Come now, you who say, “Today or tomorrow we will go to such and such a city, and spend a year there and engage in business and make a profit.” Yet you do not know what your life will be like tomorrow. You are just a vapor that appears for a little while and then vanishes away.
Since the island nation of Japan is vulnerable to tsunamis, it has developed one of the most sophisticated warning systems in the world. When a tsunami was approaching the city of Sendai, warning signals were triggered but the citizens who heard it had only fifteen minutes to respond.
I watched surreal footage taken from a helicopter as that towering wave swept toward many unsuspecting villagers who hadn’t heard the warning. The coverage showed people in cars and on motorcycles riding casually down the road, having no clue that in a matter of moments they would be swept away by a massive wall of water and debris.
Most life-threatening accidents or natural disasters come without warning. And all it takes is one financial hit, one tornado, one illness, and life can change forever.
Go to a cemetery and read the dates on tombstones. While you’re there, consider the fact that the people buried there never planned to die on the date written on their marker.
Go to the nearest hospital and walk through the emergency room. Do you think any of those people woke up expecting their day to include a trip to the ER . . . perhaps as they or a loved one battled for their very life?
James wants us to remember that since every second is a gift from God and we don’t know how many more He’ll give us, we must make the most of every moment. He compares our lives to steam surging upward from a kettle on a stove—it appears for a little while and then vanishes away. He doesn’t beat around the bush. His words are full of realism and urgency, challenging us to see the aerial view of our lives—see how short they really are.
An article in USA Today told of an undefeated high school basketball team that was playing its last regular-season game. The team’s star player was 6’ 2” and 215 pounds.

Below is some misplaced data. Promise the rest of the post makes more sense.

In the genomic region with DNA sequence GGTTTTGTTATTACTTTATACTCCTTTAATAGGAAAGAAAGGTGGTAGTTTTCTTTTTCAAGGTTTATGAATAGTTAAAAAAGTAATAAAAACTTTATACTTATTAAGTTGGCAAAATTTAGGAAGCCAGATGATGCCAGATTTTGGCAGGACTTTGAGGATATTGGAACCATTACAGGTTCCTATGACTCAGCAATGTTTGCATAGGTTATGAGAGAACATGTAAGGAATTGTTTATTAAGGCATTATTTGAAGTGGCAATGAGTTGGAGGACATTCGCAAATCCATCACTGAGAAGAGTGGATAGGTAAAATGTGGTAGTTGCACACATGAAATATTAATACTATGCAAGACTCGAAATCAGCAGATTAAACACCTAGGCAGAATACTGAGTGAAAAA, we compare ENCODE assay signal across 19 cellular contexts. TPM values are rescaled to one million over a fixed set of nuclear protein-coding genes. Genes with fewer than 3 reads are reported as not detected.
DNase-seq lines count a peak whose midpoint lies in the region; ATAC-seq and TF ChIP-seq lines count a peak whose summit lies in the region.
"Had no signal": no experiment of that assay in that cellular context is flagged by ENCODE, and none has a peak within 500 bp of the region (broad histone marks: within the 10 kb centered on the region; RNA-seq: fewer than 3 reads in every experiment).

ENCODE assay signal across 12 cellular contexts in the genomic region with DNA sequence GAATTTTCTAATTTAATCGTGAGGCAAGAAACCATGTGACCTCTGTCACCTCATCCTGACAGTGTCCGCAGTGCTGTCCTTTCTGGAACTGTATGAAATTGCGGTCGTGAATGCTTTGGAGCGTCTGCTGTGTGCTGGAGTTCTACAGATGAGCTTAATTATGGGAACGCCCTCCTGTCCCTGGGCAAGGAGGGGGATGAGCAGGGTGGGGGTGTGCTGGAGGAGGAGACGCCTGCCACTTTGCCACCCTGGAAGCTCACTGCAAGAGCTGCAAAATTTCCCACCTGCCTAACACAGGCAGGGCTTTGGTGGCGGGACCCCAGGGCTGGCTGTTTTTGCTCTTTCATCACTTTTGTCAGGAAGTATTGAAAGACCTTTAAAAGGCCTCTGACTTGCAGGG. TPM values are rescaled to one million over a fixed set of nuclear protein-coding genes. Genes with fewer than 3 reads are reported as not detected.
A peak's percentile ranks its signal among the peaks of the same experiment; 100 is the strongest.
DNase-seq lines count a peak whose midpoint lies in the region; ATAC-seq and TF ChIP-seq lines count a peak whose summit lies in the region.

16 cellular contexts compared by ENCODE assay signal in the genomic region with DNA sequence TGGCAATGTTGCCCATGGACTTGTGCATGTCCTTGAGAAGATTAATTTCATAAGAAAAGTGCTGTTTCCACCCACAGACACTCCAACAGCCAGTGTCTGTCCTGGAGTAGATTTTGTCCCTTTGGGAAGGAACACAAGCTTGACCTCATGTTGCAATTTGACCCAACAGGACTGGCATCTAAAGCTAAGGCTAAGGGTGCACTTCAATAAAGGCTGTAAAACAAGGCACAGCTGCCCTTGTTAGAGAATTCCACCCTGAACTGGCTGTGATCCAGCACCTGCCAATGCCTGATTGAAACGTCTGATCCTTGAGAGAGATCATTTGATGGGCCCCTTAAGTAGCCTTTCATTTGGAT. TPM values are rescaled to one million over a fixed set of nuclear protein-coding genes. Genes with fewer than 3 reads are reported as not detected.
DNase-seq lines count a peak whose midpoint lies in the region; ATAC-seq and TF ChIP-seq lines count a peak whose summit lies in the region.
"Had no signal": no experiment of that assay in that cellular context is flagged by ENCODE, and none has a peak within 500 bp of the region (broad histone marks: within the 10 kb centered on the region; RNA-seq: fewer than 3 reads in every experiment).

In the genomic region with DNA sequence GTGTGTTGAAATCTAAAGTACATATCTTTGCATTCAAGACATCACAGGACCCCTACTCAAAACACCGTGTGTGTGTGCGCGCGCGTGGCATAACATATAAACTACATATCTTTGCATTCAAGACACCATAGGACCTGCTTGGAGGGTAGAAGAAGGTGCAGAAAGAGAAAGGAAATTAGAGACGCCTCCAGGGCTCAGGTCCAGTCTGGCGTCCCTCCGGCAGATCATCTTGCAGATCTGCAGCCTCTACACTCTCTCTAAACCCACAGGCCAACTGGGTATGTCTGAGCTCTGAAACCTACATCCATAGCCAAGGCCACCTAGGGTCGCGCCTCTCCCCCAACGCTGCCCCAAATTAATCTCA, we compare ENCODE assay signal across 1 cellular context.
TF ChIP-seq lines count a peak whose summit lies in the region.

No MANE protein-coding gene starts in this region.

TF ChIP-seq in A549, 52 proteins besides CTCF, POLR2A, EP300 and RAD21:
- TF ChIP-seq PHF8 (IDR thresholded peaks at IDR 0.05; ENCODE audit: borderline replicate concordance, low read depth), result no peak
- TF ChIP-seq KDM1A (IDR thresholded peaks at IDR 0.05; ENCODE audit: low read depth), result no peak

The game was tied in overtime and the clock was running down. The star was given the ball with only seconds left to play. Hundreds of excited fans watched as he dribbled down the court and popped a jump shot right before the buzzer sounded. It was right on target . . . nothing but net.
His teammates immediately lifted him onto their shoulders and carried him around the gym as the crowd cheered enthusiastically. Seconds later, he toppled from their shoulders as he went limp, then died of cardiac arrest.
It doesn’t matter how young or old, healthy or sick you are right now. No one escapes death . . . and no one knows exactly when the tidal wave will sweep over our heads.
Businessmen during James’ day often wrote the Latin motto Memento mori on the front page of their accounting books. The words meant “Remember your mortality.” They wrote those words to remind themselves that life was not just about commerce and the business of the day.
In the spectrum of eternity, we have but a few moments to live. We only have one lifetime to offer our Lord Jesus Christ.
While growing up, my father often said, “If you had ten lives, you might choose to waste one of them. But since you only have one, you can’t afford to throw it away. And James would add one simple, inspired word . . . Amen!
Pray with the Psalmist, Lord, teach me to number my days that I may present to You a heart of wisdom
(Psalm 90:12). Then recommit the time you have left to God.
Read these passages that remind us of the brevity of our lives and God’s providential care for us: Job 13
–14; Psalm 90; Isaiah 40
I Pledge Allegiance
As citizens of two kingdoms, Christians face the unique challenge of determining where their allegiance should lie. Do believers pledge allegiance to one nation or to one God above all nations? The Church finds itself in a similar crisis: Is its mission to reform politics or to redeem people?
In this exposition of Romans 13:1-7, Stephen clarifies the believer’s responsibility as a dual citizen of heaven and earth. He also examines the difficult relationship between Church and State, encouraging the Church to focus more on saving Americans than saving America.
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